Unwelcoming communities stop children playing out

Unwelcoming communities stop children playing out
Intolerant attitudes and a lack of dedicated community spaces are preventing children from playing out where they live, survey results released for Playday 2013 have revealed.

The survey, commissioned by Play England, Play Wales, Play Scotland and PlayBoard Northern Ireland, found that over 50% of adults reported playing out at least seven times a week when they were growing up, compared to less than a quarter of children (23%) today, with 40% of children saying they want to play out more.

Alongside concerns about traffic (53%) and stranger danger (40%), which both consistently appear high on the list of factors stopping outdoor play; over 1 in 4 (28%) adults cited intolerant neighbours as a major barrier stopping children playing out where they live. Over a quarter (28%) of parents fear being judged by neighbours if they let their children play unsupervised outdoors, while almost a third (32%) believe allowing their children to play ball games or make noise outdoors would cause problems with other residents. It is hardly surprising that a quarter of adults (25%) felt that a more friendly community and better relationships with neighbours would encourage young people to play outside more often.

In addition, a lack of dedicated community space was also cited as hampering children's opportunities to play, with almost a third of adults (32%) and a fifth of children (20%) saying that more spaces to play within their local community would get more children playing out.

However, the research shows that play has the power to bring communities together; with 40% of adults saying that children playing out where they live improves community spirit, and almost half (45%) saying it helps families to get to know each other. All it takes is one or two families to take the first step; with 60% of parents saying they would feel confident to let their kids play out if others were playing too.

Results from the survey of 3,000 children, adults and parents have been released as an estimated 852,000 children and families nationwide celebrate Playday – the national day for play in the UK, held this year on August 7.  Hundreds of individuals, families and whole communities will hold celebration events across the UK as part of this year's Playful places campaign, which calls on everyone to help make sure that the places where children live and hang out are great places to play.

Cath Prisk, Director of Play England said: "It's up to all of us to turn around the creeping disappearance of children from our streets, parks and communities. We all have role – as families, neighbours, and friends. We can all do something to say we love kids playing outdoors, that we want to live in communities that actively welcome kids playing out. There always was and always will be some people who want to squash kid's fun – but there are far more that really want kids back outside playing, not stuck indoors, especially over the summer holidays.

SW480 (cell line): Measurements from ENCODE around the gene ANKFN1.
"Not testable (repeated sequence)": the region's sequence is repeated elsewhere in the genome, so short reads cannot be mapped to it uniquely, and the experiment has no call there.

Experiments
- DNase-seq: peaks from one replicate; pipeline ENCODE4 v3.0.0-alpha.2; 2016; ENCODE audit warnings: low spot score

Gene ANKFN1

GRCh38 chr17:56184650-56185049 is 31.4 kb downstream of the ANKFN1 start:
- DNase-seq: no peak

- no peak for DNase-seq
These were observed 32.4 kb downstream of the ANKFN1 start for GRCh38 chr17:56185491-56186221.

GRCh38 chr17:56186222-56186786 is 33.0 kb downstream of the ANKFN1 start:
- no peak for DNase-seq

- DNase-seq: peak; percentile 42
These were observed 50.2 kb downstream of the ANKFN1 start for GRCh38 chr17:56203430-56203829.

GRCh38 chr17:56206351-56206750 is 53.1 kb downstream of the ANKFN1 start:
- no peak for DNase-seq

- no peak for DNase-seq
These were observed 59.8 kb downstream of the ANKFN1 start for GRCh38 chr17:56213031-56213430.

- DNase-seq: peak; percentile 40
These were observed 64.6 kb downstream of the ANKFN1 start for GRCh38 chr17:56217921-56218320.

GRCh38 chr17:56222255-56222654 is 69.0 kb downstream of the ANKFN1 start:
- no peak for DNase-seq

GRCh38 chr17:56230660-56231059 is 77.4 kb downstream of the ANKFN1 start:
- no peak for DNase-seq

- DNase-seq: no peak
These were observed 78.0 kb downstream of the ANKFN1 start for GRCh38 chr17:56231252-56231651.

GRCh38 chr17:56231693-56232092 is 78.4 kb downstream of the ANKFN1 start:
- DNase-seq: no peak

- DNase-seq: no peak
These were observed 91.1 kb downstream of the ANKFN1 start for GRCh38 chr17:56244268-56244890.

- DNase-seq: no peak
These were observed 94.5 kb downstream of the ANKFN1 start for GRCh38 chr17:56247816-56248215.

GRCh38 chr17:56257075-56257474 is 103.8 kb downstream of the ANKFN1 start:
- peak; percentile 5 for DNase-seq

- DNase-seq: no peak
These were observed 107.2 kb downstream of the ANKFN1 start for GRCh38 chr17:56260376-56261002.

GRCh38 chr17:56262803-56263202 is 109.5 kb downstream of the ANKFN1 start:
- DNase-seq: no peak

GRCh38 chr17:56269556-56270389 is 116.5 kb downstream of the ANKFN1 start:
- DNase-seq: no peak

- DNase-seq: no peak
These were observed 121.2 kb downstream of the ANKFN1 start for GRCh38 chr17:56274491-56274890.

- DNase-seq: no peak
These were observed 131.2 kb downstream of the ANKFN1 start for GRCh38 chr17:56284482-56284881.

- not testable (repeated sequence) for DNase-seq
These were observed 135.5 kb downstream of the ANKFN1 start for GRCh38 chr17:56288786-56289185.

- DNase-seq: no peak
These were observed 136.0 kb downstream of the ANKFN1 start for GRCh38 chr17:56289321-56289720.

"If every councillor and MP committed to ensuring every child in their communities could play outside in their street, in playgrounds or local parks for at least an hour just five days a week, think of the difference that would make to every child's health, to the number of friends they can make and most of all to the fun they can have."

Mike Greenaway, Director of Play Wales said: "We need to recognise the importance of providing children with time, space and freedom to play in their own way. We need to support them and recognise that for their health, wellbeing and long-term development children need playful places and opportunities to play outside. Whilst every day of the year should be a play day, national Playday is our annual opportunity to celebrate and campaign for children's right to play."

Marguerite Hunter Blair, CEO of Play Scotland said: "As well as a celebration of children's right to play, Playday is a campaign that highlights the importance of play in children's lives. We know that children across the UK would like to play outdoors more than they already do, with more opportunities for a wide range of play opportunities wanted. Playday is a great opportunity for children to have these experiences and get out to play more in their communities and for there to be a celebration of play. Children and adults can enter into the true spirit of play which is child focused, spontaneous and fun – it is not a weather dependent event, and you can be sure that everyone will get a bit damp and dirty before the end of the day."

Jacqueline O'Loughlin Chief Executive of PlayBoard Northern Ireland said: "Consensus is spreading; play, especially playing outdoors, makes sense. It makes sense for families, society and the economy.  Play is fundamental to our children's enjoyment of their childhood; it can't be taken for granted.  All of us, from parents to planners, from neighbours to policy makers have our part to play in allowing and supporting children's play as it is vital for our children's health, learning, development and happiness."


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